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When Apple announced that it would be taking a 30 percent cut from developers offering content for sale via an iOS app -- even outside of its walled garden -- many began worrying that their favorite apps would disappear. This week, the first of potentially many have announced just that.
BeamItDown Software, LLC has announced that they’re closing up shop on their popular iFlow Reader apps for the iPhone/iPod touch and iPad come May 31, 2011, and is squarely pointing the finger in Apple’s direction. Often referred to as “the best ebook reading app on the iPad,” it would appear that Apple’s agency model -- which nets the App Store giant 30 percent on in-app purchases, which will soon include content -- has taken its first victim.
“You can still download this product, but you should be aware that we are going out of business on May 31, 2011,” an update to the iFlow Reader app description now reads. “We do not want to do this. We have a great product and lots of great customers who love our unique approach to ebooks.
“Unfortunately for us and for you as an iOS user, Apple has decided that it wants all of the ebook business on iOS for itself and it has made mid-game rule changes that make it impossible for almost anyone but Apple to sell ebooks at a profit on iOS,” the description continues. “They are now requiring us to give them 30 percent of the sale price of any eBook that we sell. This is greater than our total profit on these ebooks so we cannot possibly make any money on the sale. This makes it impossible to stay in business.”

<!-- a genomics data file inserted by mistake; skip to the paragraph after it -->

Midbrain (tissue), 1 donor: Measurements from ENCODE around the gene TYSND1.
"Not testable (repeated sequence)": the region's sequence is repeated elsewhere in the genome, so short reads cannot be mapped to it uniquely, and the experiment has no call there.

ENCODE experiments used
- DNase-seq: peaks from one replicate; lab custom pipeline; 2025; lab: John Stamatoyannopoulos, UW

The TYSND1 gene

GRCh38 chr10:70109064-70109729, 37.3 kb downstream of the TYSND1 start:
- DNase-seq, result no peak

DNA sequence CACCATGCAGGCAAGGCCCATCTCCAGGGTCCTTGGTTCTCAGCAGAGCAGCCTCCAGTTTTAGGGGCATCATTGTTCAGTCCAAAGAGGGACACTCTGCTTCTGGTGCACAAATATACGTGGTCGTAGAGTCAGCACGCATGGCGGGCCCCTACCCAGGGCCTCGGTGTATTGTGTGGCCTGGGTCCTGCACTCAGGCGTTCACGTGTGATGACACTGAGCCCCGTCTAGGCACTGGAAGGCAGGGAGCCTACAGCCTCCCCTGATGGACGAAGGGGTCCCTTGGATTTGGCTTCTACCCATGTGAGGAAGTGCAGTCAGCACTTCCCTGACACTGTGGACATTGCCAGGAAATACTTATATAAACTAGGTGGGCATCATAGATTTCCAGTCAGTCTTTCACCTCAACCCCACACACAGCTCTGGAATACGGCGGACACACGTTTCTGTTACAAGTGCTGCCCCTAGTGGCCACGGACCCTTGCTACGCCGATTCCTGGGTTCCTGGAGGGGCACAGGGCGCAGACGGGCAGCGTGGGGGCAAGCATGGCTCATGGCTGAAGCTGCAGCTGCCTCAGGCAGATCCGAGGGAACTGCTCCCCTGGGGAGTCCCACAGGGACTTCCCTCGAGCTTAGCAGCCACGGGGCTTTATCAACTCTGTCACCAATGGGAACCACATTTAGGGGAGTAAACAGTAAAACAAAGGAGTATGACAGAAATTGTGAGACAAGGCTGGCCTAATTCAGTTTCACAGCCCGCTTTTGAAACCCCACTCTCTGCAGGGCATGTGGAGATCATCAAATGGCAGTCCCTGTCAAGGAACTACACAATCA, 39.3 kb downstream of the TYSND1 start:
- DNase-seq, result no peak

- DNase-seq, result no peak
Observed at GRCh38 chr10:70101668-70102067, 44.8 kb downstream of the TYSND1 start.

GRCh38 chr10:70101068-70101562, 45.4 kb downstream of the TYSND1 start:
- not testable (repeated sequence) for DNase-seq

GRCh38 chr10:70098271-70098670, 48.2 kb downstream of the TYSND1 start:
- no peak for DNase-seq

There’s plenty more information on the closing at the company’s website, including details on how customers can continue to access ebooks already purchased from the service. Because iFlow Reader uses Adobe Digital Editions, it’s possible to download these ebooks from the company’s website and access them through other means. The apps themselves may continue to work in the future, but the developer warns there’s no way of knowing if a future iOS update might break them.
“We put our faith in Apple and they screwed us,” the developers vent on their website, encouraging customers to contact Apple executives Steve Jobs and Phil Schiller directly via email to express their dismay. It’s sad to hear that any developer has to close up shop because of Apple’s App Store policies, and we’re guessing this may be just the beginning as Cupertino’s deadline to share 30 percent of content sales at the end of June approaches.
Follow this article’s author, J.R. Bookwalter on Twitter